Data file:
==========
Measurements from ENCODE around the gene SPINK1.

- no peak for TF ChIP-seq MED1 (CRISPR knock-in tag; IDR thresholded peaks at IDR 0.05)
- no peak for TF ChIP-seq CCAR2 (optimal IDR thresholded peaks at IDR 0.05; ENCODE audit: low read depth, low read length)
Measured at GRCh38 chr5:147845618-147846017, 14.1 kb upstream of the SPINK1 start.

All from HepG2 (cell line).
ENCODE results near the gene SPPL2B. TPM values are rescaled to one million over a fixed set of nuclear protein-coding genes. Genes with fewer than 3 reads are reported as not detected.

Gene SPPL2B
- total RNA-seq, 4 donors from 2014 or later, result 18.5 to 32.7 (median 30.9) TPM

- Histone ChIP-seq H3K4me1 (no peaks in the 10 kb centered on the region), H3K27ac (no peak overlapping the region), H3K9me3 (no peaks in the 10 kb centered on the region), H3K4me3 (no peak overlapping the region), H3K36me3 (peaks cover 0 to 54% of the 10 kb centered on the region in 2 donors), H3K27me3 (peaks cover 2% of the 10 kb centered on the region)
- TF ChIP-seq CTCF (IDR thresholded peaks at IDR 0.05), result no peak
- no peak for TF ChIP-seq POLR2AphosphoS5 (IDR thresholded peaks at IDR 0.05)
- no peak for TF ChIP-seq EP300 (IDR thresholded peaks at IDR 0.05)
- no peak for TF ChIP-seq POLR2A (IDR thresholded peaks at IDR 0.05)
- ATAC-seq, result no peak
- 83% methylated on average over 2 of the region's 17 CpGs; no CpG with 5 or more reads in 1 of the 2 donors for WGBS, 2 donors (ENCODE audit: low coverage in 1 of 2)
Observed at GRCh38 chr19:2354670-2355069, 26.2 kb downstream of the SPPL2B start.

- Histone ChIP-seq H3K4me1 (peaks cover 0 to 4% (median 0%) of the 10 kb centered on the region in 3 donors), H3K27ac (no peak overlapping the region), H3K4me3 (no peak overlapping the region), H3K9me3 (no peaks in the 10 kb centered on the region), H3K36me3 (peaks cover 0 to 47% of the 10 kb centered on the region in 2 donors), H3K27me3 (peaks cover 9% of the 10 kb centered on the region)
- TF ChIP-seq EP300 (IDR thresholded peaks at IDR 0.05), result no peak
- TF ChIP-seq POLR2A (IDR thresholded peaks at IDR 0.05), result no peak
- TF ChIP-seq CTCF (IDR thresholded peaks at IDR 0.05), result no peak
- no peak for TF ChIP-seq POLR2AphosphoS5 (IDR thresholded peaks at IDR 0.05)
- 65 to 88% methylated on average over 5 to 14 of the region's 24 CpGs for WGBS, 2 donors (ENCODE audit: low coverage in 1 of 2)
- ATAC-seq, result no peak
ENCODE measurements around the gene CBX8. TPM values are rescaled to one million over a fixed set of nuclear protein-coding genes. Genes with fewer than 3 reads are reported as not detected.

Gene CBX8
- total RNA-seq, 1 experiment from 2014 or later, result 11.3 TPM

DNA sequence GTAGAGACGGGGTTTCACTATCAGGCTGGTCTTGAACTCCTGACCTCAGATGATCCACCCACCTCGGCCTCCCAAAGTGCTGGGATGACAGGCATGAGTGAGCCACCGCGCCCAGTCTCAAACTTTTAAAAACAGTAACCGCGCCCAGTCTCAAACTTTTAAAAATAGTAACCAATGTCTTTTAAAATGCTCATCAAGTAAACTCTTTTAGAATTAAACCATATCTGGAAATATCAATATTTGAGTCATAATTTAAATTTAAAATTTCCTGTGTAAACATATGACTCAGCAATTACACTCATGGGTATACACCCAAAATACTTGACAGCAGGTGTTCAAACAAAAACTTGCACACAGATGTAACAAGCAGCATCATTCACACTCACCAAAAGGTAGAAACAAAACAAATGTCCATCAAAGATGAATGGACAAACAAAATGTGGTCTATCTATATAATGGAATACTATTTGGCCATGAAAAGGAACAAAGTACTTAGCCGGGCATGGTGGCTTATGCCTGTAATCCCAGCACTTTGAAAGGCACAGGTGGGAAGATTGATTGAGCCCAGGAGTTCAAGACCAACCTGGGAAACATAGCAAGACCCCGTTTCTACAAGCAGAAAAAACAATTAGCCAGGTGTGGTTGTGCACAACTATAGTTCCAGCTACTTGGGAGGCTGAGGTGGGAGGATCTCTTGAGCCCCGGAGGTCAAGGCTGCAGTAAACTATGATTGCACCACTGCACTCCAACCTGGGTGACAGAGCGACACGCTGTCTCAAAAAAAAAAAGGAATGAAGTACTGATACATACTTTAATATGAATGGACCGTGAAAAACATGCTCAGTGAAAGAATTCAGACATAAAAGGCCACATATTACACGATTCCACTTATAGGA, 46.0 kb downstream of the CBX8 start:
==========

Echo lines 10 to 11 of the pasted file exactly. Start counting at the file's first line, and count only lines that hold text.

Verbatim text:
- TF ChIP-seq CTCF (IDR thresholded peaks at IDR 0.05), result no peak
- no peak for TF ChIP-seq POLR2AphosphoS5 (IDR thresholded peaks at IDR 0.05)